Active listening was measured by the global Active Listening Observation Scale (ALOS-global), a newly developed and validated observation scale, for which active listening was defined as a GP's 'attentiveness to and acknowledgement of the patient's suffering' . The ALOS-global consists of seven 5-point Likert-scaled items (extremes labelled 'never' and 'always'). Internal consistency for these items was good (Cronbach's alpha 0.84). Based on the same random sample of twenty videos, inter-observer agreement was moderately good beyond chance (average Kappa = 0.53, range 0.43–0.62). Items are depicted in Table 1.
The COOP/WONCA charts measure six core aspects of functional health status, developed for application in primary care [35, 36]. For each chart, patients are asked to rate their status on an ordinal 5-point scale, from 1 (no limitation at all) to 5 (severely limited). Previous studies have established good psychometric properties for the COOP/WONCA charts [33, 37, 38], which can be used for both scale analysis, as well as item-by-item analysis [39, 40]. During DNSGP-2, all charts were administered. For the purpose of this study, the items mood, physical health and overall health were selected. As a higher score indicates more limitations, these charts will be referred to as low mood, ill physical health and ill overall health.
State anxiety was measured using the shortened Dutch version of the State-Trait Anxiety Inventory (STAI) . The full English questionnaire was developed by Spielberger , the shortened English version by Marteau and Bekker , the validated Dutch version by van der Ploeg et al. , and the shortened Dutch versions by Knippenberg et al.  and van der Bij et al. . State anxiety was measured by 10 items, rated on 4-point answering scales (anchored 'not at all' to 'very much so'). Items ask respondents to state how they currently feel regarding 10 statements that are worded either positively (e.g. 'I feel calm') or negatively (e.g. 'I feel strained'). Positively phrased items were recoded, and sum scores were calculated (range 10 – 40). Cronbach's alpha's were 0.90 and 0.89, before and immediately after the consultation, respectively.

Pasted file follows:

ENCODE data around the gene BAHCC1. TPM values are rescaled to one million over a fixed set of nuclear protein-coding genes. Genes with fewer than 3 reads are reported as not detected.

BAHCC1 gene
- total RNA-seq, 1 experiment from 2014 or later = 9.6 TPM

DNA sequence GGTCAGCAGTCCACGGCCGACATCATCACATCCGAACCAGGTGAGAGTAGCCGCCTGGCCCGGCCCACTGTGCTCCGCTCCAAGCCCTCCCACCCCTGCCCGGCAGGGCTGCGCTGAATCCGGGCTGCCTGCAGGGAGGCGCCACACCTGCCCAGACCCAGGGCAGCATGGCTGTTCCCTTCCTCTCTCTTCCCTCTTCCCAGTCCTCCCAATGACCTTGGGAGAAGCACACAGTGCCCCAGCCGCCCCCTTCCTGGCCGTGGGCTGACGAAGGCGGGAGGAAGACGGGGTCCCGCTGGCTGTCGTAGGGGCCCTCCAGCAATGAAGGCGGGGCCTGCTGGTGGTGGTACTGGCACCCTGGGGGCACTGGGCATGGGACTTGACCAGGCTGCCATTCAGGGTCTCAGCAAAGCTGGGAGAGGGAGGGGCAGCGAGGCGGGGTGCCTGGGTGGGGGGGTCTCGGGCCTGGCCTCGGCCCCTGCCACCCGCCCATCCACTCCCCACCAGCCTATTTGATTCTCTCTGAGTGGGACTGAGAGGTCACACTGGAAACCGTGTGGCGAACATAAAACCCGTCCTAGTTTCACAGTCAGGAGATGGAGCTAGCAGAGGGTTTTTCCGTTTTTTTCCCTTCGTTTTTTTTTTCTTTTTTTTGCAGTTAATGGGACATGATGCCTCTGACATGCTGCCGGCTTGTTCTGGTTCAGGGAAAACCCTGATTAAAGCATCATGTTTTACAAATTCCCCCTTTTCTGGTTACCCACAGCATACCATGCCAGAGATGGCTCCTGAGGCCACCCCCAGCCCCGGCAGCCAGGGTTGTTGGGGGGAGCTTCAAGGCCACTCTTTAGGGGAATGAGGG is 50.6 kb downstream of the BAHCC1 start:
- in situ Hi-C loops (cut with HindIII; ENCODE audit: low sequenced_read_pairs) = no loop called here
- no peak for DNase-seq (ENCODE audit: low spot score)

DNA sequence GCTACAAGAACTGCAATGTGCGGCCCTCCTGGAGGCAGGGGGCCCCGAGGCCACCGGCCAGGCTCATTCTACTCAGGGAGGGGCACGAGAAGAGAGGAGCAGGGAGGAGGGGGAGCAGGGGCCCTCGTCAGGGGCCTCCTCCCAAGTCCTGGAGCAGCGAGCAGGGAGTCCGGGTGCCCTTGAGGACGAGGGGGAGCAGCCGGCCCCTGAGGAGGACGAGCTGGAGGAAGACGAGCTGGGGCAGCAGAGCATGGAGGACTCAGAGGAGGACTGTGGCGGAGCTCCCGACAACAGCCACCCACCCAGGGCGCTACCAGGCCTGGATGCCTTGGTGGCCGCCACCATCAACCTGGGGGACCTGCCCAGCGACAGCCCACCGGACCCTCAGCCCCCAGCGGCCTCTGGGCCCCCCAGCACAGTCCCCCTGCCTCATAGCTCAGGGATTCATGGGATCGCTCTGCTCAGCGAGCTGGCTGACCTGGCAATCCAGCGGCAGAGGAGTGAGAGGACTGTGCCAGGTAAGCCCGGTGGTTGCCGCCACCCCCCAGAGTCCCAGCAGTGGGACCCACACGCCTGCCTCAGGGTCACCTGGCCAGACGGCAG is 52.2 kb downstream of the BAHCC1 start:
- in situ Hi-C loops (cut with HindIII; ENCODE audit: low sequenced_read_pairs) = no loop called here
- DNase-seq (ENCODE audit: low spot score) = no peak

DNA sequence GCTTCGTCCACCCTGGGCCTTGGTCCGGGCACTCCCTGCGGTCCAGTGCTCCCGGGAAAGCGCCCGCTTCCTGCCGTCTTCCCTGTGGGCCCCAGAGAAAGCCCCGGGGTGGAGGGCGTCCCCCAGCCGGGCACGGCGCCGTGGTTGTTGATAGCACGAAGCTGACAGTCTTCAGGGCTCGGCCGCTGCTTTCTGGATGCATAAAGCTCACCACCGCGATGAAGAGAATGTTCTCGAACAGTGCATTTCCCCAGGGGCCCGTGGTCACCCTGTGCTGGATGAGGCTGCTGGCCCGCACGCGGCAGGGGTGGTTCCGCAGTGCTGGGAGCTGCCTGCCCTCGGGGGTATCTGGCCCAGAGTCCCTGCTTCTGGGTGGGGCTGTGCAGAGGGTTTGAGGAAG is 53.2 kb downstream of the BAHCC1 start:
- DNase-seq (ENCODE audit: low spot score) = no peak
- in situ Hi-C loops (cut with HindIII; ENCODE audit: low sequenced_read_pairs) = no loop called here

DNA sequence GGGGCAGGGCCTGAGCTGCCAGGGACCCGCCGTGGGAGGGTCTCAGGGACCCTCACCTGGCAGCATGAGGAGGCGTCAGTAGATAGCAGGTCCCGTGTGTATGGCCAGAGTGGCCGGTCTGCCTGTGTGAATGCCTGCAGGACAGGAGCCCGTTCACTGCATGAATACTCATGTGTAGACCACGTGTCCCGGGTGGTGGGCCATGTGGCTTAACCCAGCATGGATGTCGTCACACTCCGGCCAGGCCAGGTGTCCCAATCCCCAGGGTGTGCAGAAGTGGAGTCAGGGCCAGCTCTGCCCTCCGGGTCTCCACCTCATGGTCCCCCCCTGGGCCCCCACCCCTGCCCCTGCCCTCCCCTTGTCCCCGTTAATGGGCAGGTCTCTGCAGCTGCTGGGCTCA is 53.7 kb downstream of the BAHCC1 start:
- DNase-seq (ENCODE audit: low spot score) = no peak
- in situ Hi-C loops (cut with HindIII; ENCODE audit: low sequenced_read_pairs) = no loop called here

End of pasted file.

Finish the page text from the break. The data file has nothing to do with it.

Medication adherence and consultation rates
Medication adherence was measured using the Medication Adherence Questionnaire (MAQ) . The MAQ is a reliable and valid self-report questionnaire which measures whether patients (i) forgot to take their medication, (ii) were careless in taking them, (iii) stopped drug-intake when they felt better or (iv) stopped medication when they felt worse. Non-adherence was defined as a positive answer on at least one of these items. Three hundred thirty-five patients indicated they had received a prescription for medication during the videotaped consultation, of whom 318 reported complete information on all determinants.
Consultation rates were obtained by linking the video-recorded consultations to the specific illness-episode in the electronic medical records (EMR) of GPs . Data from these EMRs are continuously being collected on behalf of the Dutch National Information Network of General Practice (LINH) . Illness episodes in LINH are defined as all encounters connected to the management of a specific health problem, in this case the minor ailment. Thus, each videotaped consultation was uniquely connected to a specific number of consultations. For example, if a patient consulted for back pain, and returned three times for a check-up, there was one illness-episode (for back pain), consisting of four consultations, of which either one was recorded. By linking the video database to the EMRs, information was available for the total number of consultations within the same illness-episode (contact frequency) and for whether or not the patient returned to the GP for the same condition after the recorded consultation (follow-up consultation). Complete data records with respect to both variables was available for 409 and 250 patients, respectively.